More Isn't Always More
As January is coming to a close, I've been seeing lots of posts on social media, blogs, etc. about what everyone is going to "do" after their 30-day challenges for whatever are over. Some talk about getting back to normal, some talk about stuffing their face with ice cream (#teamicecream for life) and then getting on with their day, but I've also noticed a fairly interesting thing - people seem to want to make things MORE complicated.
For example, if someone is seeking to lose fat, they may be embarking on a carb back/front/side loading-strict paleo-if it fits your macros-vegan nutrition plan with "cheats" every 4.5 days and 27 workouts a week cycling between high, low, medium intensity days with weights, unicorn lifting, and swimming. I'm exaggerating (obviously - but, I'm just saying..unicorn lifting, it'd be fun) but you get the idea. There is the notion that somehow MORE is better - more restriction, more complication, more this, more that is going to lead to this magical place where suddenly everything works. OR if you have to eliminate a food (like gluten) for some reason, it's very tempting to just pack MORE substitutes for things like bread, pasta, and cereal into your day. Trying to find something to "make up" for what you feel you're missing is plain exhausting. Simplify instead.
Another example, a relative strength training novice wants to increase their squat (awesome!), and decides they are going to run a Russian squat program with Westside undertones, with bands, chains, box squats, pause squats, 1 1/4 pause squats, and oh yeah, pause box squats with a bamboo bar and chains. That all sounds super sexycoolawesome but really, what's probably going to raise your squat, is just squatting. (P.S. I'm no expert by any means, just my thoughts). But squatting 5x5 doesn't sound nearly as cool as squatting 2x7x94.3 with 87# of chains to a high box. Sure, some complex squat program with accessories may be appropriate for someone - but my guess is that if you haven't been training for a long time, it ain't you.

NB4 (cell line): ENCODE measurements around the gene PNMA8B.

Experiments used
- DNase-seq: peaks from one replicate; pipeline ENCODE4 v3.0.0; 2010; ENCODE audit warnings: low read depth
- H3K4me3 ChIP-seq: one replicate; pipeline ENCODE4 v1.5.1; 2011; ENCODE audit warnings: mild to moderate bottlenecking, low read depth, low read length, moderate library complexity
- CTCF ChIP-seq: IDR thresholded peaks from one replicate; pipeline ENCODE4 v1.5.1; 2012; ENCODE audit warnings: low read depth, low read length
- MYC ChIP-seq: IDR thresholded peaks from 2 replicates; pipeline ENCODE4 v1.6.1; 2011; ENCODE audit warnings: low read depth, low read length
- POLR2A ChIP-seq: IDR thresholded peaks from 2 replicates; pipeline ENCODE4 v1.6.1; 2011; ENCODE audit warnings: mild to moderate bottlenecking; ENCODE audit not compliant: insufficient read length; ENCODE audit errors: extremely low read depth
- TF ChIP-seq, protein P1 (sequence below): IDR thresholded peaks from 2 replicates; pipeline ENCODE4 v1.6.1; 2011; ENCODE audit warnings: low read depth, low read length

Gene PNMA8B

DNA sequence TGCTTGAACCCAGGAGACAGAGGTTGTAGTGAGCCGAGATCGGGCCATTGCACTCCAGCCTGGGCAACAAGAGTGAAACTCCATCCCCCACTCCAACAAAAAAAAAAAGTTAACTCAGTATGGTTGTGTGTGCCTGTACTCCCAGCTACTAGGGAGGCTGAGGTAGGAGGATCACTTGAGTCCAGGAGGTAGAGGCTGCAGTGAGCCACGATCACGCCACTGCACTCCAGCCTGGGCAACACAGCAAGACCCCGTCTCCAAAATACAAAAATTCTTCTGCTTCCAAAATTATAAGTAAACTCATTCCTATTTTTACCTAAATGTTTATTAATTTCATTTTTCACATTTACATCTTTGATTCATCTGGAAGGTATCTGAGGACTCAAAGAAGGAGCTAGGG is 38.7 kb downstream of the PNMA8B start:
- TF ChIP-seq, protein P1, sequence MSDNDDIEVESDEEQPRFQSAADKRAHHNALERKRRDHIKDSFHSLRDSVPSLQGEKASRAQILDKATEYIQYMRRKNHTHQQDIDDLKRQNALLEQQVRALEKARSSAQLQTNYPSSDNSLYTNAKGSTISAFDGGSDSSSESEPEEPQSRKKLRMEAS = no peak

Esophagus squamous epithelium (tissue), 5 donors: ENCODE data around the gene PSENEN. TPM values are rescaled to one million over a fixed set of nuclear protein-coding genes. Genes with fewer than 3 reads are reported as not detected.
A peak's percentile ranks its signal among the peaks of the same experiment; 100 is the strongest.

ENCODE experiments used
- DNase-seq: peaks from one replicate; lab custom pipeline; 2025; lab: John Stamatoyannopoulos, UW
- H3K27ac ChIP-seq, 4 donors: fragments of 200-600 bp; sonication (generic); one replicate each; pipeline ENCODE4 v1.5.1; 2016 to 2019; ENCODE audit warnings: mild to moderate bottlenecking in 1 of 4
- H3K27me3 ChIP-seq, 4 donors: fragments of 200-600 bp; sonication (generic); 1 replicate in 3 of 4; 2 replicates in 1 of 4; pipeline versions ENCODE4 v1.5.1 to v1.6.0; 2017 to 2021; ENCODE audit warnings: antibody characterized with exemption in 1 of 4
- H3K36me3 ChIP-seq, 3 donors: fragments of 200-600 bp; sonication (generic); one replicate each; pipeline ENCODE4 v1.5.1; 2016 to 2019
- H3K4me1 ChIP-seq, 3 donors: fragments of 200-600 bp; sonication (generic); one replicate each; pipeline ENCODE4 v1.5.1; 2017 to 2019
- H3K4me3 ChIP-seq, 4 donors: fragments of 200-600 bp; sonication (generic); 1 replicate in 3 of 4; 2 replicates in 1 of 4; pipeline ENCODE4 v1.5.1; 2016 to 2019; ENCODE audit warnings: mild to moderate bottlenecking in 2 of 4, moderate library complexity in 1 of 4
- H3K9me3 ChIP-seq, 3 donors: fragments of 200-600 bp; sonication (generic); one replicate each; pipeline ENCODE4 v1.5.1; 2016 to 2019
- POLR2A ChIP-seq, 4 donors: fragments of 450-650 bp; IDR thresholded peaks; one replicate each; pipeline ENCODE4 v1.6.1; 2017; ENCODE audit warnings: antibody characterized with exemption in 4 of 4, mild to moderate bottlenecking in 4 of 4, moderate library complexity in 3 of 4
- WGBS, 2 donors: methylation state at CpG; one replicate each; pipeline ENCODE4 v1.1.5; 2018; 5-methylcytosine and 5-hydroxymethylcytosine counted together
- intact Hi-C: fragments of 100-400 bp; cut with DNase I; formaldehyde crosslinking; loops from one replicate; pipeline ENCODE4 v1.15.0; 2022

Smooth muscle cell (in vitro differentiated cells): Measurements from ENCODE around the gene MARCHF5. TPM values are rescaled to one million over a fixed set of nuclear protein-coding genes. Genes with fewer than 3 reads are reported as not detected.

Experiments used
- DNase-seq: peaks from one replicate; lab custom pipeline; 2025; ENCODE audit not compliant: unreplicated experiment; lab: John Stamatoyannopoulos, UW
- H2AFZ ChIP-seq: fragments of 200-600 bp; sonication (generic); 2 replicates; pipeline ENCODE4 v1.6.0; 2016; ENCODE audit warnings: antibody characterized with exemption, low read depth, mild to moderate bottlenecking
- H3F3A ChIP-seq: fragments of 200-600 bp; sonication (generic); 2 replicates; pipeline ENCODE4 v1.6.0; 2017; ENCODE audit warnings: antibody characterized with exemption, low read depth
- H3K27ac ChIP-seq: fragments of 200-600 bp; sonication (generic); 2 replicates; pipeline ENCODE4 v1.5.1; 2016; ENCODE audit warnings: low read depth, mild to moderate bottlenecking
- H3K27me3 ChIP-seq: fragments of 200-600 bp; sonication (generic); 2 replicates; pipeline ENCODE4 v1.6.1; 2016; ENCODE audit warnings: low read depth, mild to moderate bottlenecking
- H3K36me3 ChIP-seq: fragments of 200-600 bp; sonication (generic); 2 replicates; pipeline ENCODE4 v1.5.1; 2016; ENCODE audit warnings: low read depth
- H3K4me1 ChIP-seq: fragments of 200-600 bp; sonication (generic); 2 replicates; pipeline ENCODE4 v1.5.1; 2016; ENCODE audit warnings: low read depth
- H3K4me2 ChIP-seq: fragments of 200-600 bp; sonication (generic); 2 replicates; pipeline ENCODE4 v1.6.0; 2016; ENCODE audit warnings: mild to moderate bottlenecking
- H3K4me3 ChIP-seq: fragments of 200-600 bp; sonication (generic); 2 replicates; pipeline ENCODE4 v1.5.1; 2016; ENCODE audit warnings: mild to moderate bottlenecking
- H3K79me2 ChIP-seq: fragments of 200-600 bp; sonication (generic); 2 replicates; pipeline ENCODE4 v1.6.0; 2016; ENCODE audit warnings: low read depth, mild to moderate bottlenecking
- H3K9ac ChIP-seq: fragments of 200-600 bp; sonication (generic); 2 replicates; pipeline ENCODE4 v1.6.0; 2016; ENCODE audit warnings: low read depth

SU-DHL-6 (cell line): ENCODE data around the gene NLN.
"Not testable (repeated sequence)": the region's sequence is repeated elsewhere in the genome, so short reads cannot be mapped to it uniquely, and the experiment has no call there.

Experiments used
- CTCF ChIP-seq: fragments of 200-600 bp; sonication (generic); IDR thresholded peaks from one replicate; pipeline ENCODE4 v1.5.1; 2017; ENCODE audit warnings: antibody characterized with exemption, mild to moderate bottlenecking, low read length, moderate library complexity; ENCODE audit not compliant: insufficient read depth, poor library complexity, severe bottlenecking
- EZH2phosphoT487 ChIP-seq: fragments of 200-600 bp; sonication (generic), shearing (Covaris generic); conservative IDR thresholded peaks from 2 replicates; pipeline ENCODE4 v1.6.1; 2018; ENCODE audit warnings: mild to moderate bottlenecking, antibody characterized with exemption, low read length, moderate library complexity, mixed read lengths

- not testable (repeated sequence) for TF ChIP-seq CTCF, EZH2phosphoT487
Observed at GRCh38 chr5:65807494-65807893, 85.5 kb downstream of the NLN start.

Somewhere along the way, everyone got obsessed with doing more. "More" became desirable, it became sexy, and it became what everyone felt like they should be doing. But more isn't always more. More restriction, more complication, more deprivation is only going to give you one thing - MORE STRESS. And more stress is something that NO one needs. But "more" is so shiny and new and attractive that it's often times hard to resist. This isn't limited to food and barbells, either.
Society, as a whole, values and glorifies "more". We are constantly supposed to be doing more things and that's just plain stressful. It has taken me a long (very, very long) time to realize that I don't have to pack every.single.hour of my day with something - it's okay to relax, to do nothing even, and to take time to do something besides work. That shift has carried over into almost every single activity/aspect of my day - whether it's food, planning, working, or training. Doing more for more's sake isn't productive - it's just straight up exhausting.
Moral of the story? Simplicity isn't sexy but it works.